Alton Evening Telegraph from Alton, Illinois on July 16, 1963 · Page 4
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July 16, 1963

Alton Evening Telegraph from Alton, Illinois · Page 4

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Tuesday, July 16, 1963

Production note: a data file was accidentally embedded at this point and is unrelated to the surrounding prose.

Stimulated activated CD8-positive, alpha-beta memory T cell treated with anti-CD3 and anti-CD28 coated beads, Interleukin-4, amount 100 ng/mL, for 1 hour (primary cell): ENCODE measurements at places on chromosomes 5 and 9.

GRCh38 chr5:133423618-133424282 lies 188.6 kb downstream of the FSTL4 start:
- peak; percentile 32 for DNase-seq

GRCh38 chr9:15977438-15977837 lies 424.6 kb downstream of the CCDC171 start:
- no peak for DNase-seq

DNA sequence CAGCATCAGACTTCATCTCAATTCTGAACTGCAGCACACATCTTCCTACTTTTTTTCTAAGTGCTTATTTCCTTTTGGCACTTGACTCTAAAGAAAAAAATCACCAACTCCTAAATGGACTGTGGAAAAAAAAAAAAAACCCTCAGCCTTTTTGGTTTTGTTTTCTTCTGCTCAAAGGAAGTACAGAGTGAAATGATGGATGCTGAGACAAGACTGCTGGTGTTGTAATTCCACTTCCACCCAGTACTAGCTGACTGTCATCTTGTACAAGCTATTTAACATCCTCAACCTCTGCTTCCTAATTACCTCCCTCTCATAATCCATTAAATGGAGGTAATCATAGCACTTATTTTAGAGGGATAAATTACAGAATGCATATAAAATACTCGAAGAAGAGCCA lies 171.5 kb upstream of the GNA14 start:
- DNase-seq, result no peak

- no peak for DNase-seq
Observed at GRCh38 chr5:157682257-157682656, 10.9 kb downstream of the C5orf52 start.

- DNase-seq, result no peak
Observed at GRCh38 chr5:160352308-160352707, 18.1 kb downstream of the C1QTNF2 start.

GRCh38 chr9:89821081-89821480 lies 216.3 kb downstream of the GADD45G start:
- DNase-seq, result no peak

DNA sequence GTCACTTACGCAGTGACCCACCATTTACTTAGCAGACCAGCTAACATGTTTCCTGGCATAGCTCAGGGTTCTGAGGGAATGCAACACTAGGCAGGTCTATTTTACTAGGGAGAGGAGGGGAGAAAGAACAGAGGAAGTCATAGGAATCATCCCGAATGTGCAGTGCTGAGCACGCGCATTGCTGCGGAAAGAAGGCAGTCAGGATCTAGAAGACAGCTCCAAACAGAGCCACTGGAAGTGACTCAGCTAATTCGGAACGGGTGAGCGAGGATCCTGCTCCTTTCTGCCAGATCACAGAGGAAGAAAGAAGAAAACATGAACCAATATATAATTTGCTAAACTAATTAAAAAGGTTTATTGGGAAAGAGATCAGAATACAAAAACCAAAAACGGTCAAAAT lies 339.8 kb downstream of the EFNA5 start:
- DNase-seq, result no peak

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rotm ALTON EVENING TELEGRAPH TUESDAY, 1963 Editorial Ait Editor Who Stayed 'Ahead' Every editor wotth the pi-inter's ink he els must be "ahead" of his community. Tfait means he opens himself to a lot of opposition—-some fait, some hitting far below the belt, and With the most reprehensible of guerrilla tactics. One of the rtiost dangerous of these guerrilla tactics is the nationwide attempt by the "hate" groups to undermine faith of readers In the press, by means both blunt arid subtle. These developments are not very dra- rtiatic, They are difficult for the public to detect. The public, then, needs to be reminded occasionally by more recognizable presentations the sacrifice and the courage that go into maintaining the American press at its always high, and ever-rising level of devotion to informing the citizens who arc its readers. Significantly enough, two institutions of higher education in the country have focused attention on the personal heroism of the many editors across the land who have made easily recognizable sacrifices. Both develop this dramatization with the spotlight on the Rev. Elijah P. Lovejoy, whom mobs assassinated in Alton. Nov. 7, 1837 because he fought personally and journalistically in the cause of freedom for all men, as well as for the press. Albion College at Albion, Maine, Lovejoy's own school, undertook this program some years back. Southern Illinois University and the International Conference of Weekly Newspaper Editors which it sponsors have more recently joined in bringing the Lovejoy story and symbolism up to date. The SItJ-lCNE selection of a Midlothian, Texas editor, W. Penn Jones, Jr., for its 1963 award^—niade Sunday evening at Pare Mar- qttette Lodge—Was in conformity with the usual high order of judgment made by these organizations. It brought to public attention once again what some members of the press do suffer, and most others are ready to suffer in order that the United States may retain its freedom through uninhibited exchange of truthful information. That Mr. Jones' long fight against a board of education has not yet accomplished what it set out to do is beside the point. He was willing to make the sacrifice of his safety and his personal welfare in order to provide the leadership he felt his community needed. This is typical of many editors who see a cause and set out to fight for it. Their failures often are merely symptoms of the enormity of the obstacles they select to overcome. This has always been the case in the world's history. Even the cause to which Lovejoy gave his loyalty and his life took nearly a quarter century to bloom into the Emancipation Proclamation and Constitutional Amendments freeing the slaves. And the race for which he sought this freedom is still fighting for recognition of its equality. Where Jobs Are Law Foulup Millions of jobs to reduce unemployment among Negroes were called for by Chairman Walter W. Heller of the President's Council of Economic Advisors as a remedy for racial employment unbalance. To create these millions of jobs Mr. Heller urged adoption by Congress of the President's proposal for a tax cut. At least one school of economists has held the tax cut will leave wage earners with more money to spend with resultant more buying and more employment. We might suggest an additional source of relief. One of the most criticized spots in the nation's economy in the field of discrimination is the building industry. But unions insist there are now no openings for Negroes on the massive scale necessary. We believe the day the building trades reduce their scales to a level where the ordinary householder can abandon do-it-yourself maintenance and improvement, ' employment in this field will pick up on just this massive scale. Read These A series of special articles describing in detail the accomplishments of the Illinois General Assembly was started in Saturday's Telegraph with one on the revised judicial system. The just-adjourned legislature, despite its failing in some respects, did accomplish one of the biggest tasks of any in recent years — and did it ahead of schedule. Its actions are important for Illinoisans to understand. With this in mind, the Telegraph For some years the Telegraph has attempted through these columns to encourage quicker settlement of taxes from the county treasurer's office with local governmental units. We believed it would save the local units considerable in interest money, in addition to representing merely the just way to carry on this business. We believe the taxpayer, himself, would be more interested in paying of taxes if he knew the money wasn't going to lie idle, tangled up in red tape. We are happy, then, to note that County Treasurer George Musso has completed installation of equipment that will make possible monthly settlements with local governmental units. A discouragingly small number of the local units indicated their desire for the more frequent and prompt settlements—for reasons best known to them. However, we feel that those desiring them will be able to more than compensate. Perhaps the others will catch on. And realization by City Treasurer M. O. Elliott that fiscal complications make small payments of little use for him because of the manifold split of taxes here should encourage a legislative study of this foolish fouling up of local governmental business by existing tax handling red tape. ***** and the Associated Press are joining forces to bring to our readers this examination of its accomplishments. We hope they will be thoroughly read and 'well analyzed so that our readers will be informed of the latest developments in the framework of our state governmental structure. The Allen-Scott Report Soviet Leads U. S. in Nuclear Arms WASHINGTON — A new Soviet er ani nightmare in cataclysmic weap- SS-8. ons hangs like a fearsome cloud over the East-West nuclear test ban talks getting underway in Moscow. The Russians have successfully tested the SS-8, a third generation intercontinental ballistic missile that is far more powerful and accurate than the giant ICBMs they already have. This foreboding development means that Soviet rocket scientists have perfected an 1CBM "carrier" for their steadily increasing stockpile of 50 to 100- megaton "super" H-bombs. One megaton is the equivalent of 1 million tons of TNT. General Curtis LeMay disclosed this startling information to the Senate Armed Services Preparedness Subcommittee in expressing his frank opposition to the U.S. entering into an unpoliced nuclear test ban agreement with Russia. The outspoken Air Chief of Staff warned the senators that the Soviet is now substantially ahead of the U.S. in the development and testing of giant nuclear weapons and their "carriers," and Uiat a treaty banning tests of them in the atmosphere would definitely continue the Reds in their sinister lead. General LeMay asserted that Air Force Intelligence is now firmly convinced the Russians are giving the development of giant ICBA "c a r r 1 e r s" top priority. This belief Is strongly supported by data based on recent Soviet missile tests in the Pacific, which Air Force experts Jeel quite certain completed the development of the deadly SS-8. At a closed-door session with the game Senate committee, Central Intelligence Director John Mo Cone agreed with LeMay's grim report on the Soviet's superiority iii'super nuclear weapons. However, while conceding that the Russians have the "capabil ty" of delivering "super bombs,' expressed the opinion Soviet priority Is'now center qn Jjie pi'o4u,<?Uon of. a ne thftt Is considerably light er and more mobile than the huge to this day no senator on either New Soviet Missile As described by the CIA chiefs this latest Soviet missile is similar to our Minuteman, that has a range of 5,000 miles and is just becoming operational. The Russian version of the missile is launched from pads that are cheaper to construct and perhaps capable of being better camouflaged than other Soviet ICBMs. The missile is deemed to have full inertial guidance, instead of he combination of radio and built- n guidance of earlier models. In the judgment of CIA, this new Red missile is an exception- illy satisfactory weapon for a na- ion whose military theorists insist above all on the crucial importance of "pre-emption" — the necessity to strike first in the employment of nuclear arms. These and other still-classified details of the Soviet's stupendous uiclear-missile capabilities will je made public by Senator John Stennis, D-Miss., chairman when and if a nuclear test ban treaty s submitted to the Senate for rat- fication. These profoundly disturbing ntelligence reports explain why Alton Evening Telegraph Published Dally by Alton Telegraph Priming Company P. B. COUSLEV. Publisher PAUL S. COUSLJJY. Editor Subscription price <!0c weekly by carrier; by mall $12 a year in Illinois and Missouri, $18 In all other states. Mall subscriptions not accepted In towns where carrier delivery is available. MEMBER OF THE ASSOCIATED PRESS The Associated Press Is exclusively entitled to the use for publication of all news dispatches credited in this paper and to the local news pub llshed herein. MEMBER. THE AUDIT BUREAU OF CIRCULATION Local Advertising Rates and Contract information on application al the Tulegraph business office, ill East Broadway. Alton, III. National Advertising Representatives.: Th« Branham * Company, New York, Chicago, Detroit and St. Louis. the Armed Services Committee or the Joint Atomic Committee has put his name on the Humphrey- Dodd resolution favoring an agreement banning nuclear tests in the atmosphere and underwat er. This highly significant absten tion is not generally known, bu it lias been carefully noted in im portimt congressional quarters. Amazing Hunt The Justice Department is preparing to take the wraps off an other fascinating A-bomb storj <opt secret since World War II As related to the Joint Atom! lommittee, the Federal Bureai of Investigation was able to recover without incident or publii lotice top-secret drawings of thi first atomic bomb's launching mechanism that accidentally fell on of a B-29 bomber in late 193 while flying over the San Francis co-Oakland area. Although the drawings shredded by the backlash f r o n the plane's propellers, FBI agent were able to recover enough pie< es to make certain that the docu ment had been so mutilated tha it could not be deciphered by a enemy. • Cuban Bombshell Dr. Milton Eisenhower, brothe of the former President, is certai to precipitate a new wrangle ov er Cuba when ho shortly release a highly critical letter he sen President Kennedy in 1962 fo reneging on his promise to sup port the Tractors for Freedot Committee. According to Dr. Eis> enhower, he agreed to organiz the Committee, to ransom the Ba of Pigs prisoners, on the Pros dent's personal assurances tha the administration svould public ly back it. But this support neve came and the committee disbanc ed Communist North Korea agents are infiltrating Japan western coast, according to info mation furnished the U.S. Arm by Japanese police authorities The Japanese- say the North Ko reans are being landed in sma boats to spy on U.S. bases In Ja pan. CO 1903, The Hall Syndicate, Inc.) tyrtbief Lntvrcttcc Sees Little Hope for a Nuclear Ban WASHINGTON - Are the pre- ent talks at Moscow on a ttu- lear-test ban just the prelude to Jong series of negotiations that .rill eventually prove as fruitless o prevent World War 111 as the ame kind of parleys were before ach of the last two big wars? For the realistic fact Is that led China Is capable of provok- ng a world conflict. The Peking overnment Is about to test its rst atomic bomb. Quantity pro- uctlon may be years away, but t takes only a few bombs to In- midate neighboring countries in n attempt to acquire more ter- itory. China has a number of So- let-tralned scientists of her own, nd a test of the first bomb Is ex- jected In a few months. So the actics of terror can begin now. Red China, in breaking away rom Russia, may, of course, lose some economic and military sup- xjrt, but this doesn't prevent her rom threatening countries in southeast Asia and even starting n attack on Formosa or Korea f it suits her purpose. The Peking leaders are bent in a nationalist course and on he building of an empire of their iwn to dominate Asia. They feel hat nuclear weapons are essenti- 1 to the satisfaction of their na- ional ambitions. A nuclear-test greement in Moscow that doesn't nclude a means of stopping fur- her aggression by Red China is lot going to prevent a war in isia, wliich could eventually in- olve Japan as well as the United Itates and lead to a world war. Can't Solve Problem Negotiations at a "high level" uch as are going on in Moscow his week, or even "summit" alks which are being hinted at Iready, cannot solve the prob- em. Mere conversation at high evels has proved ineffective in reventing the last two world /ars. World War I, for instance, was receded by a series of confer- nces. Even the United States, nown then as an "isolationist" ountry, took a hand in attempt- ng to prevent a big war. Presi- ent Wilson tried hard to avert it, nd in May 1914 sent his personal ambassador, Col. E. M. House, n a trip to Europe that lasted everal weeks. ,The latter had mg private talks with Emperor Villiam of Germany and S i r Edward Grey, the foreign minister f Great Britain. But there was rocrasiination on both sides, and :ie informal mediation got no/here. Mr. House revealed in his nemoirs many years later what e had written to the American mbassador at London, Walter Hines Page, just after the war roke out in August 1914: "It is all a bad business, and ust think how near we came to making such a catastrophe impos- ible! If England had moved a ttle faster and had let me go ack to Germany, the thing, per- aps, could have been done." But Ambassador Page wrote in eply: "No, no, no — no power on artli could have prevented it. 'he German militarism, which is ne crime of the last 50 years, ias been working for this for 25 ears. It is the logical result ol heir spirit and enterprise anc doctrine. It had to come. But, of ,'ourse they chose the wrong time and the wrong issue. Militarism las no judgment. Don't let your conscience be worried. You die all that any mortal man could do But nobody could have done any thing effective. We've got to see to it that this system doesn' row up again — that's all." Scarcely had these memoirs jeen published when the events leading to the outtn-eak of World War II, based on almost identica factors, were the subject of t h e same kind of frantic efforts by negotiation and even appeasement at such conferences as those before and after Munich ii 1938. But World War II came ii THE LITTLE WOMAN 1939 just 25 years after the first one. Were in the Dark What does all this portend with reference to a possible World Wa 111? In both periods prior to tin two major wars, peoples in al countries were in the dark abou what was happening. There i is somewhat more being publish ed today about the diplomat^ conversations that are going on but there's a lot being suppressed too. Fundamentally, what wa wrong before 1914 and before 193 is wrong today. The peoples of tlv world — the prospective victim —are unable to bring their in fluence to bear on their govern ments. Secrecy of negotiation ha some merit, but not at the ex ponse of essential facts that nee 1 to be stated and re-stated pub licly. Thus, for instance, the problem today is not nudear-test agreements or even a non-aggressio treaty with the Communist bio in Eastern Europe, through the Warsaw Pact, as Khrushchev de mands. It is the need for exposur of what imperialistic ambition with its militaristic Instruments means in relation to what is acl ually going on now in the so-cal ed "cold war" in Cuba and UUi America, as well as in the Mic die East, Africa and Southeas Asia. (0 1063. N.Y. Herald-Tribune, Inc.) 'He suffers from 'Ainmosni' — that's insomnia spelled backwards." Readers Forum When You Trap an Animal... For the benefit of the writer of the editorial, "On Everyone's Doorstep," I would like to ask vhere he gets his nerve, to forsake white people's rights, just because Negroes are shirking :he responsibility of fixing their own neighborhoods. White people have rights, too. It is bad enough when a man is forced to associate with people •\e doesn't wish to associate with in his place of business. When he is told whom he must live by, then the time has come :o reassert his freedom. Unless ve have a few freedom rallies of our own, we won't have any •ights left as white people. Negroes may ask "Why should I be discriminated against in my choice of good housing?" This can be answered with two statements: 1. Get busy and fix up your own neighborhoods and you will lave decent housing, and 2. Because you are forcing r our association on people, who or the most part want to be ble to pick their neighbors, not have them picked for them. If, Negroes weren't so busy marching and causing trouble, more of them would achieve the goals they claim they want. They want to be able to eat at ny restaurant and stop at any lotel. Fine. But why don't they et busy and build more of their wn? They want better housing. Vhy don't they build new houses n their own neigborhoods or ix up, or even take care of the jroperly they now have access o? Or do they find it easier to ake over other's property at •educed 'px-ices? I would say they find it very profitable changing colors of a neighborhood. As an example, a friend of mine bought a duplex in St. Louis a few years jack. He spent $6,000 fixing it up. The neighborhood changed colors and he finally ended up selling to colored for his origi- nal purchase price, losing all of his Imrpovements In the process. Is this an example of the equal housing they want? Regardless of the laws passed you are not going to force the races to mix freely. There wil always be trouble as long as you try to force people to live side by side, people who wan nothing to do with each other As you stated in your edl torial, if these fair housing laws are passed, there will be no place to run to. It is well known that when you trap an anima and he has no place to go, he'l turn on you. Regardless of' its disposition. And if it takes this to protect my rights of free as sociation,- then I am ready to give my all. BARNEY MURRELL, 1318 E. 4th St. Today's Prayer Unto Thee, Almighty God, we turn, assured mat Thou art the life of our life. We need Thy touch upon us as we confront the day and its issues. Forbid that we should let precious opportunities for serving Thee slip by us or end in unworthy choices. Through the warmth of Thy love prepare us to be channels of Thy grace and heavenly benediction. By the power of the Holy Spirit order our thinking, our willing, our adventuring. Impart to us the courage to accept the risks of our faith in Thee through Christ. Amen. '. —John Marvin East, Columbia S.C., executive secretary, Methodist Board of Education. (© 1963 by the Division of Christian Education. National Council of the Churches of Christ in the U. S. A. Forum Writers.,Note Writer's names and addresses must be published with letters to the Readers Forum. Letters must be concise (preferably not over 150 words). All are subject to condensation. CROSSWORD - - - By Eugene Sbeffer 21 37 4' 4.0) 18 1(0 33 •35 •3o •25 47 (o 4-3 •3.0 31 51 10 II 4-5 month 42. concern 46. noise of surf on shore 47. motor trip 48. auditory organ" 49. require 50. recedes 51. enemy scout HORIZONTAL 40. 1. cushion O'Casey 4, nice 41. Jewish .discernment 8. pieced out 12. solemn wonder 18. American Indian 14, Roman emperor 16. Canadian province 17. hereditary factor 18. detail 19. groan er 21. labyrinths 23. complacent 24. Hebrew measure 35. the ... dawn ing- era 89. river In Franc* SO. demise 31. to haul 32. Paris fortm* 84. wwble 86. arrow poUon 86. loam deposit 87. ruined VERTICAL 1. knave of clubs 2. milkfish 3. naturalized citizens 4. carries 5. small particle 6. male swan 16. Roman road 20. exclamation of pain 21. Biblical • land 22. genus of the bowf In 33. splinter (dial.) 7. fellow team 25. variety of member 8. engross 9. aharp 10. sea bird 11. accomplisher Answer to yesterday's puczlt, gypsum 80. those to whom property 1» transferred 27, weapon! 28. ova 30. take , principal meal SS. cultivated 34. fly aloft 39. eyes aakanca 87, flowerleM plant 88. medicinal Plant 4v»r§»e Mm* ol i»latl9m 14 mlaaUi, (ip »W3. Klnr y*»ture» Synd.. Inc.) Instrument 40. check end 48, a knave la cribbagft 44. weaken gradually «. •' ' JCFJSU CRYPTOQUII-S JWKOPYRJ IKV355 UYNU KWU ZOJW cryptoqwiui ABSTRUSE REBUB POOR OBTVSB 25 and 50 Years Ago Representatives of the building trades nil- ions, planning promotion of a municipal nudl- tbrUmVfcattied a commute** to study the <pt6$o- slUtm headed by MaroM Cheesman, secfetflry add business agent of the Carpenters' tfiilon and AHoH Building 1 ; & trades Council, it included Clauay, tteppneiv Lloyd ftdbtttscm, and diaries G. Smith. Dr. Robert Mall Atchlnson, rector of St. Paul's Episcopal Church, and dialrttiart of the G60d tttlssenshlp Association ol Alton, expressed the association's compliments to fir. W. W. Billings, Madison County coroner, 6n his stand tot enforcement 61. anti-gambling laws. Chairman Arthur Smith of the Illinois Liquor Control Commission was scheduled to hear appeals from the local commissioner's rulings on Violations* Many at, the cases had been dismissed by the local commission on technicalities, which the state commission would attempt to investigate. ,0f the $4,545,000 building program at 16 state welfare Institutions, Alton State Hospital was expected to receive a considerable sum. The managing officer, Dr. F. W. Sololowskl earlier had requested Works Progress Administration funds toward building an addition to the Alton hospital. On his first brief trip to Missouri Ozarka, Frank Carter, building contractor, purchased a 100-acre farm to which he and his wife would return to make their permanent home. Miss Mary Cornelius of San Francisco, a former Altonian whose picture had appeared on covers of several nationally circulated magazines, scored a success In her organ recital in the Evangelical Church during her homecoming. Mr. and Mrs. Paul Camp of Wood River were guests of Mr. and Mrs. Charles W. Tibbitt at. Fairbanks, Alaska. Among their interesting experiences was a 400-mile automobile trip through a 13-foot "snow" canyon, dug by snow plows between Fairbanks and Valdez. Camp and Tibbitt were cousins. Temporary officers of the Madison County Young Republican Club were Jerry Lynch, Granite City, president; Clarence Harrison o[ Collinsville and Steve Kurilla of Madison, vice presidents; Burdette Metcalfe, Alton, secretary; and Alvin Wood, Edwardsville, treasurer. ,1913 Three months after purchase, Alton police department's motorcycle was still Idle. NQ H members of th^'deftartmetit would take to the «o»a*ed risk of riding U'bti t*bllce duty without an increase^ in pay, James tfotson, a CAA^ltchtnan, fescBjJed with bruised and cut aqkldiwhen he slipped 1« making a hop to the footboard of a moving switch engine. Alter attention by a dodof he was taken home to recuperate frota ths injury- Ten members of, Alton division"61 naval *«serves left for Chicago to take a >pp,iemental 10-day training cruise on the Great Lnk<J8( h They were assigned to a ship that was to have Gov. Edward F. Dunne as R passenger for part of Its cruise. Members of the County Board's court house committee atid the advisory board met with the county's consulting architect, Paul Rlcker, of Champaign, for preliminary discussion of a general plan for the new Court house. Rlcker suggested a 3-story structure to adequately house all the courts and county offices. County Chairman William Fries said thus far 24 arch- llects had offered to submit competitive designs for the structure. The Str. Dubuque landed here 14 hours behind schedule due to a strike of deck labor. The men had won demands for a pay Increase from $75 to $90 a month with 2 cents a sack for loading wheat. Gill bridge on the Bethalto road, four miles cast of Upper Alton, was to be shifted 118 feet to a new location where it was believed the abutments would be safe from washouts during rampages of the east fork of Wood river. The bridge was 54 feet long, and 14 feet wide. First free dance In Rock Spring park pavilion under sponsorship of the Park Commission was set for July 22. I-I. E. Starr's orchestra was to furnish music. George House, who formerly conducted a blacksmith shop at Delhi, had opened a shop on Belle Street, near State, a location formerly occupied by Owen Mowrey. Rocky Fork, northwest of Alton, was to become a thriving settlement for a month. Tents were being erected there to house a crew of 100 men engaged in construction of the high- tension power line from Keokuk, Dreiv Pearson's Merry-Go-Round How Domestic Pe ace Corps Operates WASHINGTON - An idea of now the Domestic Peace Corps may operate was given on a congressional air trip to Osawatomie, Sans., and Pine Ridge, S. D., which those on the trip swore "not :o tell Drew Pearson about." However, here is what happened. The group left Washington in an immigration plane loaned by Attorney ' General Bob Kennedy which had been used to carry the last convicts from Alcatraz penitentiary and Cuban prisoners from Havana and smellcd like it. The plane was an hour and a half ate leaving because Sen, Harrison Williams, D-N.J., chairman of the Senate subcommittee on Mental Health, was late. Aboard were Rep. William Brock, .R-Tenn., the candy manufacturer from Chat- anooga; Rep. William Avery, R- Kans., and Rep. David Martin, H-Neb., who wanted a chance to fly home. Doctors and nurses at the first stop, the OsaWaiomie^Kans., state mental hospital,' had been waiting about two hours, and were a bit disappointed in not seeing more brass in the party. But they gave an inspiring demonstration of how mental patients have benefited irom the equivalent of a peace corps. Volunteers from the neighbOr- hood of Osawatomie; ranging from age 16 to 64, have come in to act hospital ,aides, reading to patients, entertaining theni, playing instruments to them. As a result, the hospital, with a capacity of 1,800 resident patients, is now down to 1,000. The reduction was accomplished largely by putting across the idea that other people care. Sen. Williams, who has been devoting himself to the difficult and thankless problem of mental health, believes a Domestic Peace Corps could work in ,other hospitals, also could he.lp lift t h e depressed areas of the Tennessee and Kentucky mountains. Depressed Indians To investigate conditions on the largest Indian reservation in the United States, the plane next flew to Pine Ridge, S. D., where the congressmen traveled through many miles of poverty and squalor — old wooden shacks, muddy roads, inadequate water supply. Pine .-Ridge covers, one million and a half acres just below the Black Hills. There Chief Red Cloud made a speecli to the visitors regarding neglect. It was a three-way conversation, through an interpreter, which took place alongside a crude monument of stones piled upon stones in memory x>f the original Chief Red Cloud. "You give us promises, but nothing happens," said the present Chief Red Cloud." Your troops massacred us. You put the rest of us to live by ourselves, you promise us many things, but you break your promises." Capt. William R. Anderson, (former commander of the first atomic submarine, Nautilus, who will be in charge, of. the Domestic Peace Corps if it is ok'd by Congress, introduced himself to Chief Red Cloud and answered. Defending President Kennedy, he pointed out that the' 1 broken promises had been made under the previous administration said that everything depends on money voted by iCongress. "We are here to do what we can," he said. Only one voluntary worker was helping the Indians on the Pine Lodge reservation — Miss Aline Cronshey, from Long Valley, N. J., who lias .set up a children's nursery. lluadiug for Home After an Indian war dance, Sen. Williams was ready to go home. Rep, Martin had hoped to be dropped off at his home, Kear- ny, Neb., but it was too-stormy to land there, and the plane headed for the SAC base at Lincoln, Neb. Capital Chaff One reason for the enthusiastic reception President Kennedy got on his recent trip to Germany was the terrific play given him by Karl Hans Hagen, editor-in-chfef of Quick. Quick, which is the German equivalent of Life, gave Kennedy the best coverage of any publications in Europe. It paid off with the sale of 127,000 extra copies for the issue featuring JFK on the cover . . . Jefferson Caffery, the veteran diplomat, who used to be ambassador to France, still receives letters from De Gaulle. It was Mrs. J. Ham Lewis, widow of the famed pink- whiskered senator from Illinois, who finally got Caffery, long a bachelor, married to a Chicago girl. Jim Fulton, the debonair GOP congressman from the suburbs bf Pittsburgh, is an optimist about Gov. Bill Scranton of Pennsylvania as the GOP nominee. Some of me old guard in Pennsylvania are not. They say he's handsome, charming, but unpredictable , . . Congratulations to Rep. Oliver Bollon, R-Ohio, for urging' that all congressional spending be audited by the General Accounting Office. The public doesn't know that the only government money not audited is that spent by Congress on Congress .. .Sister Mary Richard, principal of the Sacred Heart Academy of Hoboken, N.J., is working in the office of Rep. Dominick Daniels, D-N.J., to learn how Congress operates. The first nun in history to actually serve on a congressman's staff, her expenses are being paid by a grant from the New Jersey State Society and the Eagleton Political Science Institute of Rutgers University. (© 1083, Bell Syndicate, inc.) MIRROR OF YOUR MIND By JOSEPH YVIIITNKY million individuals may read the same book, see the.s9tn.eTV program, and buy from the same grocery chain, but their reactions and opinions will be as varied as their fingerprints. The .sheeplike habits viewed with such alarm are more "superficial than real, and appear to exist mainly within closely-knit groups. MEN? SlmiilU heart putlontH Muy on Hie Jol>? J)u men !'IT| iiiurc" 'Independent Answer: Yes,.. In some cases. It was pointed out in Circulation published by the American Heart Association, that in selected cases, the pressure and competition experienced in one's job may be good medicine for a worker who has recovered from a heart attack. Some authorities feel tM inactivity and rest may do more harm than good. The Important factor In recovery, is the patient's outlook and attitude, which may determine whether he will be disabled or useful, Answer; ^rpRawy as many men as women feol trapped, but by quite different circumstances. At times women may be tied down by family and home cares, but they can dress as they please, enter any craft or profession, and choose between independence and dependency. Men, because of the pressure of public opinion, have a Aujvvor: Qf course not. Persons hard time deviating from the gen who fear or belleco that to be true erally accepted masculine type In are usually better Informed about dress, kind of work, recreational statistics than about people. A activities, etc. * (<t) 1883, King Feature*. Syad., loo.)